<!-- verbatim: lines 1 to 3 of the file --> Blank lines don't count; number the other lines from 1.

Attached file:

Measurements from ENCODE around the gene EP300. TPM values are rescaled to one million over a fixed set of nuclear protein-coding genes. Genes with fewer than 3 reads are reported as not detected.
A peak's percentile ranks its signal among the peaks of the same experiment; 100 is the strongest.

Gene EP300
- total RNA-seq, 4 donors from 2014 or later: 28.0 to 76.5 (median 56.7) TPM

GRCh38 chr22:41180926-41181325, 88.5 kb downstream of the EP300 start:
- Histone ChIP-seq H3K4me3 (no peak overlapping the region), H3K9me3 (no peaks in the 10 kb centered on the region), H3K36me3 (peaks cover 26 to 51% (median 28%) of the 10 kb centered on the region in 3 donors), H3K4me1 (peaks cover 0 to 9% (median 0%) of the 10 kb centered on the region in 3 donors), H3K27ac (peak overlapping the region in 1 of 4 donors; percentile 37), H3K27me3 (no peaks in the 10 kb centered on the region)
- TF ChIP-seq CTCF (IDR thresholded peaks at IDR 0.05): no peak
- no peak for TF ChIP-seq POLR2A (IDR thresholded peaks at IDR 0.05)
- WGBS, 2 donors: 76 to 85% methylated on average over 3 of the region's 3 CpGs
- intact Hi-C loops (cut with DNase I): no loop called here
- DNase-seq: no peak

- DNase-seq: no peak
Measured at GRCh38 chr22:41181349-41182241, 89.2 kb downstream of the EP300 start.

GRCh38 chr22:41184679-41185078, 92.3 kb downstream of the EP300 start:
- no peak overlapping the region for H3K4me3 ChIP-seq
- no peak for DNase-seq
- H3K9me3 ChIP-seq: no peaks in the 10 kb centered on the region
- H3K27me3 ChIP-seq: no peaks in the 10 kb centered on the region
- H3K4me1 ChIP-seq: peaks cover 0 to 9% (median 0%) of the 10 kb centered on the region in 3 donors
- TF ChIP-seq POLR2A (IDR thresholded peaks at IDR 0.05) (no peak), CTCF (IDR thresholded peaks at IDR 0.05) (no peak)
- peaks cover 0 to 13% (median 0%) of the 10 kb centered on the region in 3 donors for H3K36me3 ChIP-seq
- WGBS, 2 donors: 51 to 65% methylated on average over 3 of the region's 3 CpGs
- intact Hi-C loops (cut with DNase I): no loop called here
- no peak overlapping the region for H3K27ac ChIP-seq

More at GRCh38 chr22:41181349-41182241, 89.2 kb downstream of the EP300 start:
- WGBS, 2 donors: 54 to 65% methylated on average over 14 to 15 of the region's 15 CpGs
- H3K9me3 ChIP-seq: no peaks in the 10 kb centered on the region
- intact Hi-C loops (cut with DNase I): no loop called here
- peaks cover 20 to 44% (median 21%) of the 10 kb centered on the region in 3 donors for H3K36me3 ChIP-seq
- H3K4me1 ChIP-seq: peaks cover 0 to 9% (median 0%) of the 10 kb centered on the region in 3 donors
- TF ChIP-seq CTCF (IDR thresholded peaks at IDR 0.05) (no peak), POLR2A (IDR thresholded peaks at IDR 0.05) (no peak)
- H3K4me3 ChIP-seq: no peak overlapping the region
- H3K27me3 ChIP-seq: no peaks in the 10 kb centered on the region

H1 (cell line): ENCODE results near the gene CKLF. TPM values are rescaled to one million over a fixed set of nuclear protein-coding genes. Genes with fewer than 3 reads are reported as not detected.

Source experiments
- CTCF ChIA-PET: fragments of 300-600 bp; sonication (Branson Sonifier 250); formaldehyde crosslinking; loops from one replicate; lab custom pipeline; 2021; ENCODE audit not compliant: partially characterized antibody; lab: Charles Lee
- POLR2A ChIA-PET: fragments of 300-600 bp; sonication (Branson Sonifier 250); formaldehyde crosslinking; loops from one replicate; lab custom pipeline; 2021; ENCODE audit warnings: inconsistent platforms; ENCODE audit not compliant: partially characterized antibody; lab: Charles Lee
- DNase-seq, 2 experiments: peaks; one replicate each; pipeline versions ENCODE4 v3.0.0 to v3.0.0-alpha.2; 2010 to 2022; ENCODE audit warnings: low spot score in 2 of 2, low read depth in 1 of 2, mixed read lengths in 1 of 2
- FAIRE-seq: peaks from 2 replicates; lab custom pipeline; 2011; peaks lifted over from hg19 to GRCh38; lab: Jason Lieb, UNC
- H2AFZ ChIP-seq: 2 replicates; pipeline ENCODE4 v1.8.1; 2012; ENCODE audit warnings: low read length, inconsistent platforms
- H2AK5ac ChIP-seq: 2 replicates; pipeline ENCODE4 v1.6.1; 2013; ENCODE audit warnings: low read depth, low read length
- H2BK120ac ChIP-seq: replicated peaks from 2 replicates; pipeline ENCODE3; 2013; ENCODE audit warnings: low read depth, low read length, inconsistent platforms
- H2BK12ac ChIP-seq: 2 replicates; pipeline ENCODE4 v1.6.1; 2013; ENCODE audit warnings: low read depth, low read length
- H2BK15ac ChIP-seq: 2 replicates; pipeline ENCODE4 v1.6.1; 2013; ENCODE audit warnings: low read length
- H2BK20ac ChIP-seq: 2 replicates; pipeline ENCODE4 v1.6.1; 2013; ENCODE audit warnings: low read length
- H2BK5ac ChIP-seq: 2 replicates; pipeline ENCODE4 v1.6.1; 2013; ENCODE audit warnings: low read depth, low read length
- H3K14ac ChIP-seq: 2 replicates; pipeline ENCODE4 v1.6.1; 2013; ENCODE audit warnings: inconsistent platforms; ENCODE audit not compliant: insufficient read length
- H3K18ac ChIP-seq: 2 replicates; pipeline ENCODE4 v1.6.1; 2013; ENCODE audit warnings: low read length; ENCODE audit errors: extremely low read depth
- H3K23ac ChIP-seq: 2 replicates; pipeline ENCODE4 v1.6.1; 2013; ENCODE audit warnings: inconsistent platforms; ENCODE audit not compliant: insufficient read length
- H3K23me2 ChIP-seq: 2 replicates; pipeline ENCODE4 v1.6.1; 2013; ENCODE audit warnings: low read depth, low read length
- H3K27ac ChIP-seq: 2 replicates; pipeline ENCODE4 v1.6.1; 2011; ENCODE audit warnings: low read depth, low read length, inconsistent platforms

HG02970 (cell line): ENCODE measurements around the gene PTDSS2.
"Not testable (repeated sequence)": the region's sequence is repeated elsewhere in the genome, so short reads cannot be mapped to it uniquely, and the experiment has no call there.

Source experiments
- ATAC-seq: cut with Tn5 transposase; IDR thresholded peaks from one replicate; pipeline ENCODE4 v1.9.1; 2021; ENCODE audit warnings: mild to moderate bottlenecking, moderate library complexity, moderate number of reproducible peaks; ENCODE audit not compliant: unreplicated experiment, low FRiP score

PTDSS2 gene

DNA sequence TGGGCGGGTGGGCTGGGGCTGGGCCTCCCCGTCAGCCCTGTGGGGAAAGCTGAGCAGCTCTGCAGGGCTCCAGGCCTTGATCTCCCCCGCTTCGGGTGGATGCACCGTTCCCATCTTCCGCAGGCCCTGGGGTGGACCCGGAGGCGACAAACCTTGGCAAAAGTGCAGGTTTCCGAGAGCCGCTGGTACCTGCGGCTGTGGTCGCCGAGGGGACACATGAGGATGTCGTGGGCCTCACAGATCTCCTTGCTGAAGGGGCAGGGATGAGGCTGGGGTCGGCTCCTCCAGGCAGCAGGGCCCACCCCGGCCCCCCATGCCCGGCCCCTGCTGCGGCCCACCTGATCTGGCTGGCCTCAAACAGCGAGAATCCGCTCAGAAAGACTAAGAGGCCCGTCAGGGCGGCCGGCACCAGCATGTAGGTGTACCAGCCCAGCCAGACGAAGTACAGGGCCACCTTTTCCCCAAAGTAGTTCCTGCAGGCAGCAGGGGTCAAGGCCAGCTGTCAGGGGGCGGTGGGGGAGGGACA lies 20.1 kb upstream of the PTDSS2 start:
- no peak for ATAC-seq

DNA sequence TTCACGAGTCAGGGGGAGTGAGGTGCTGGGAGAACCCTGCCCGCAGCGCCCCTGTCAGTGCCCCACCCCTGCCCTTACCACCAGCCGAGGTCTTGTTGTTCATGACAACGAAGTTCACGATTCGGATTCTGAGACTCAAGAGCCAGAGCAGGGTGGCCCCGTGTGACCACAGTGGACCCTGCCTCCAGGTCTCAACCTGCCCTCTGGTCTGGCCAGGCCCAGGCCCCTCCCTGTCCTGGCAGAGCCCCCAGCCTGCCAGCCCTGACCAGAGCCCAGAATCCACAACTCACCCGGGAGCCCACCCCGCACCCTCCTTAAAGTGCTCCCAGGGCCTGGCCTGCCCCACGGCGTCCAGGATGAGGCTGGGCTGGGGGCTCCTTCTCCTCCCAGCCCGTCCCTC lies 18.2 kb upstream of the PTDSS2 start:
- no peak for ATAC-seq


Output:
Measurements from ENCODE around the gene EP300. TPM values are rescaled to one million over a fixed set of nuclear protein-coding genes. Genes with fewer than 3 reads are reported as not detected.
A peak's percentile ranks its signal among the peaks of the same experiment; 100 is the strongest.

Gene EP300